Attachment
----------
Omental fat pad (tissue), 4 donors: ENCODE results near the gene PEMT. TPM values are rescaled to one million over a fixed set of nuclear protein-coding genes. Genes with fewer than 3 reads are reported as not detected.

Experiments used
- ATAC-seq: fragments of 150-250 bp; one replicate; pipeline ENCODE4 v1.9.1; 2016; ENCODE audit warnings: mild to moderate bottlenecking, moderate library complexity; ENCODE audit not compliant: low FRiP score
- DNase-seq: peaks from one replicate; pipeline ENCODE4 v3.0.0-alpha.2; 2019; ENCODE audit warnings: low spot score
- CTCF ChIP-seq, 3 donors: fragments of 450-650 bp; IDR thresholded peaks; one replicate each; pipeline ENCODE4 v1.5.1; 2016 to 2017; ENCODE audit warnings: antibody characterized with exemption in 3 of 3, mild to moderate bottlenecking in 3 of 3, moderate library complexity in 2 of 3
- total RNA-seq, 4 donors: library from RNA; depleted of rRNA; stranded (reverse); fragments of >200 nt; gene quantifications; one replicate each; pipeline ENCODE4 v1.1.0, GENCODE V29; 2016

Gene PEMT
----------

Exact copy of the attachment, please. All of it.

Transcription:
Omental fat pad (tissue), 4 donors: ENCODE results near the gene PEMT. TPM values are rescaled to one million over a fixed set of nuclear protein-coding genes. Genes with fewer than 3 reads are reported as not detected.

Experiments used
- ATAC-seq: fragments of 150-250 bp; one replicate; pipeline ENCODE4 v1.9.1; 2016; ENCODE audit warnings: mild to moderate bottlenecking, moderate library complexity; ENCODE audit not compliant: low FRiP score
- DNase-seq: peaks from one replicate; pipeline ENCODE4 v3.0.0-alpha.2; 2019; ENCODE audit warnings: low spot score
- CTCF ChIP-seq, 3 donors: fragments of 450-650 bp; IDR thresholded peaks; one replicate each; pipeline ENCODE4 v1.5.1; 2016 to 2017; ENCODE audit warnings: antibody characterized with exemption in 3 of 3, mild to moderate bottlenecking in 3 of 3, moderate library complexity in 2 of 3
- total RNA-seq, 4 donors: library from RNA; depleted of rRNA; stranded (reverse); fragments of >200 nt; gene quantifications; one replicate each; pipeline ENCODE4 v1.1.0, GENCODE V29; 2016

Gene PEMT